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3 Turbo-Charged Crag Snack Recipes

Eat smart to fill your belly and send your hardest

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We’ve all heard the term “climber bod” tossed around as we ogle each other’s strapping lats, sinewy forearms, and string-bean thighs. But it’s better to fuel for performance rather than appearance, which means including a source of fuel with some building blocks. Fuel sources are carbs (quick-burning fuel; think gas on a fire) and fat (slow-burning fuel; think of a dense log). If you’re climbing sustained routes or for long periods, or are giving intense send-gos, prioritize carbs, which give you an almost-immediate edge by delivering a new burst of chemical energy to hard-working cells. Fat is helpful for long days in the alpine or at the crags, when you need a steady, slow-burning energy source. Protein, meanwhile, is the building-block macronutrient. When consumed before, during, and after exercise, it improves your muscles’ adaptive response to prolonged sessions and improves muscle synthesis. Plus, it controls cravings and improves satiety. Below are crag snacks with a climber-friendly focus, all conducive to keeping you fit, fine, and—if you must—cover-ready for the next issue of GQ.

1. Hulk Balls

Hulk Balls recipe food crack snacks rock climbing
Louisa Albanese

Best For: Between goes on projects, long approaches, fall-weather or alpine climbing (no one likes melted balls), or for providing amazing snacks in exchange for belays.


Makes 15 Hulk Balls

  • 1/2 cup protein powder
  • 1/4 cup coconut flour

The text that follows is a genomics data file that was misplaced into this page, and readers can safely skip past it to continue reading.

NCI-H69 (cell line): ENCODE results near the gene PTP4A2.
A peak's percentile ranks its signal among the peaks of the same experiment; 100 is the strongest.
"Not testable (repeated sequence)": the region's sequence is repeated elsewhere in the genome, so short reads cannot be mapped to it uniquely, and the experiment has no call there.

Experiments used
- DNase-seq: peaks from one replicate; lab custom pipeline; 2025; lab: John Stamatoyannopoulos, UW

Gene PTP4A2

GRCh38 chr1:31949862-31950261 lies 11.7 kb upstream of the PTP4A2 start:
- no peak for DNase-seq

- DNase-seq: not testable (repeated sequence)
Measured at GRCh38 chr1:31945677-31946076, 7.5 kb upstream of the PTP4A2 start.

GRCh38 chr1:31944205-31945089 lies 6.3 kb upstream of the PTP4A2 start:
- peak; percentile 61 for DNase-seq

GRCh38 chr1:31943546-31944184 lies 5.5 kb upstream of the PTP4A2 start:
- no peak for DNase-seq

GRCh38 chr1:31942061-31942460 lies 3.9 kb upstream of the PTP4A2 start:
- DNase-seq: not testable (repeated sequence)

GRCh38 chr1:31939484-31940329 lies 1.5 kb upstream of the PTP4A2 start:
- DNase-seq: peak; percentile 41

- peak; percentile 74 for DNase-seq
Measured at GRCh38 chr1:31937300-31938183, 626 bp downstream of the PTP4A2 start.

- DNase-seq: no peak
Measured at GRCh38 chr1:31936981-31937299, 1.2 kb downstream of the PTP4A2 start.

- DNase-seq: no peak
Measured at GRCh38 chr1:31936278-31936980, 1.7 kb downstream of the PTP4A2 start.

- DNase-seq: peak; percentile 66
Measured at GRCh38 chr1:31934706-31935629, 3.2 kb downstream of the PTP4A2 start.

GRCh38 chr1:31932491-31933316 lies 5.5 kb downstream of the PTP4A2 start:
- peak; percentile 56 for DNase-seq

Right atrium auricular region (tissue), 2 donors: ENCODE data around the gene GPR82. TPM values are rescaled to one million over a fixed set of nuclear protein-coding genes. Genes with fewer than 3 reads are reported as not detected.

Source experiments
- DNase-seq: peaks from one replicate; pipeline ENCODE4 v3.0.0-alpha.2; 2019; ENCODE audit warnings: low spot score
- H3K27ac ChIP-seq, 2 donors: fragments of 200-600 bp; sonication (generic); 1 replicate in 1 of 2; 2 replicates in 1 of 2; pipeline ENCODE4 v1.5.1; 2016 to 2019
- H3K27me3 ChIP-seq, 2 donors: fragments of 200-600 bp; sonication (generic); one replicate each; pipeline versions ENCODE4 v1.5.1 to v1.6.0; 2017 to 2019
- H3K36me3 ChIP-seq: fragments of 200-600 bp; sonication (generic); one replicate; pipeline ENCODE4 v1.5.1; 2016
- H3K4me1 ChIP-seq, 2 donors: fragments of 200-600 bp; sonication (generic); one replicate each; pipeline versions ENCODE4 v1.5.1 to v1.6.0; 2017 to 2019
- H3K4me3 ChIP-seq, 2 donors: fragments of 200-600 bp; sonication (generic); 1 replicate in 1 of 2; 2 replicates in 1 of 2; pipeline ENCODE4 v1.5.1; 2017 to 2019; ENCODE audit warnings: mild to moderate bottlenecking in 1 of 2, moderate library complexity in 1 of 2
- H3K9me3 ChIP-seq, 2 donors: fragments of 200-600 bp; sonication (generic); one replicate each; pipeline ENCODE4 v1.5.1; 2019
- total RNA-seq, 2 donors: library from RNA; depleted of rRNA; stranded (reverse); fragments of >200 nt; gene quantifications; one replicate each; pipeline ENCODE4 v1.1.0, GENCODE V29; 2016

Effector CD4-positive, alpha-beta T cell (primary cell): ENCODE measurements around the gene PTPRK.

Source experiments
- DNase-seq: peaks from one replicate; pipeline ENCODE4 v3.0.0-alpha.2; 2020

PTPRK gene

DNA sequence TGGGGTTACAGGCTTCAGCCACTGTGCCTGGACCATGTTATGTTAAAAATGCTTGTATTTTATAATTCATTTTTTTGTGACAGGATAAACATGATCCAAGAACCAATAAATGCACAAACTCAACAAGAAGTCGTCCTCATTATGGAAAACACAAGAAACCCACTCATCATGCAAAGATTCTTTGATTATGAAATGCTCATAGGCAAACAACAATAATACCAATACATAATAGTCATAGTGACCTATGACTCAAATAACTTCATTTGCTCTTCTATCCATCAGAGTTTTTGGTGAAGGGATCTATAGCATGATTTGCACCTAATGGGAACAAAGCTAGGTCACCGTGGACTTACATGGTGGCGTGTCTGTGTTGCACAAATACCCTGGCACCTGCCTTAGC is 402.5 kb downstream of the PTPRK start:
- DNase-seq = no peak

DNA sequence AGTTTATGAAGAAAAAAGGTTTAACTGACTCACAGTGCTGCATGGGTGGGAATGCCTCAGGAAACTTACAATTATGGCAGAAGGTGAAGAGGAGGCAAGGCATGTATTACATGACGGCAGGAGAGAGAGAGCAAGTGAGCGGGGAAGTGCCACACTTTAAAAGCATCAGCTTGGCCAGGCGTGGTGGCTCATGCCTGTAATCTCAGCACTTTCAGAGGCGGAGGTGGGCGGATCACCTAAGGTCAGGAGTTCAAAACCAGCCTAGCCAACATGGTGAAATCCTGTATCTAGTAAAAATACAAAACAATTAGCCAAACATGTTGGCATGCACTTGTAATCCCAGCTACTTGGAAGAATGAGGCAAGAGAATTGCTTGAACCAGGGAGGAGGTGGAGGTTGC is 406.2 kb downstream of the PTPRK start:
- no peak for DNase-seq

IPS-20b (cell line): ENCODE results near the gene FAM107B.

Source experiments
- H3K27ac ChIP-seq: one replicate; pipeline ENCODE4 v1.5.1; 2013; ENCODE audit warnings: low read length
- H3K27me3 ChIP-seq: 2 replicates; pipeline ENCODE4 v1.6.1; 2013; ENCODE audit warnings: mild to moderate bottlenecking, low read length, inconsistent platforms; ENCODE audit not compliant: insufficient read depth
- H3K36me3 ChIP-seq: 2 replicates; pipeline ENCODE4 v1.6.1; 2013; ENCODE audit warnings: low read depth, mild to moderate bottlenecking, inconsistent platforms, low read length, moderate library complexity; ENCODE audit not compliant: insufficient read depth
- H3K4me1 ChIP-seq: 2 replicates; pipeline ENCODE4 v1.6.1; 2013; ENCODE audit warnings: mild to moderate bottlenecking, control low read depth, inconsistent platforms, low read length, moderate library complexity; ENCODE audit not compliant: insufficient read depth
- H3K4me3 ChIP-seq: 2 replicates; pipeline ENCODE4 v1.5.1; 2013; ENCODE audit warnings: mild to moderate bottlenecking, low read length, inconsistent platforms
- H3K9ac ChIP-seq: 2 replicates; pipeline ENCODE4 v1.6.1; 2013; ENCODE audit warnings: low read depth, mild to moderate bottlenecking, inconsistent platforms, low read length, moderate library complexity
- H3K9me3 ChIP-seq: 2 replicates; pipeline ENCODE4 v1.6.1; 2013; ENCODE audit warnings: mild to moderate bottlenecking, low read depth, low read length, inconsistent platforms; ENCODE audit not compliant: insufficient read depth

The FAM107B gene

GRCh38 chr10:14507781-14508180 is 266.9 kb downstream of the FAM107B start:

• 1/2 cup unsweetened coconut, shredded
  • 8 medjool dates, pitted
  • 1/2 cup So Delicious unsweetened coconut cream
  • 1/2 cup cashew butter
  • 1 tbsp spirulina powder
  • 1/4 cup goji berries
  • 1 85% dark cacao bar, melted over a double boiler
  • 1/4 cup chopped, crystallized ginger or shredded coconut

Make the magic happen:

  1. In a large bowl, mix all but last three ingredients using a fork.
  2. Transfer mixture to high-powered blender. Blend to form homogenous green dough.
  3. Mix goji berries into dough and freeze for 15 minutes.
  4. Make a double boiler: In a small saucepan, bring 1 cup water to a rapid boil. Sit a metal bowl atop saucepan so that the boiling water heats the bowl. Add chocolate to bowl, turn off burner, mix lightly, and let chocolate melt.
  5. Remove dough from freezer. Using a tablespoon for size, scoop and roll dough balls, setting aside on a parchment-paper-lined plate. (Note: Balls not to scale with the Hulk’s actual balls.)
  6. Submerge dough balls in melted chocolate and set back on plate.
  7. Sprinkle crystallized ginger or shredded coconut atop the balls.
  8. Return Hulk Balls to freezer until chocolate hardens.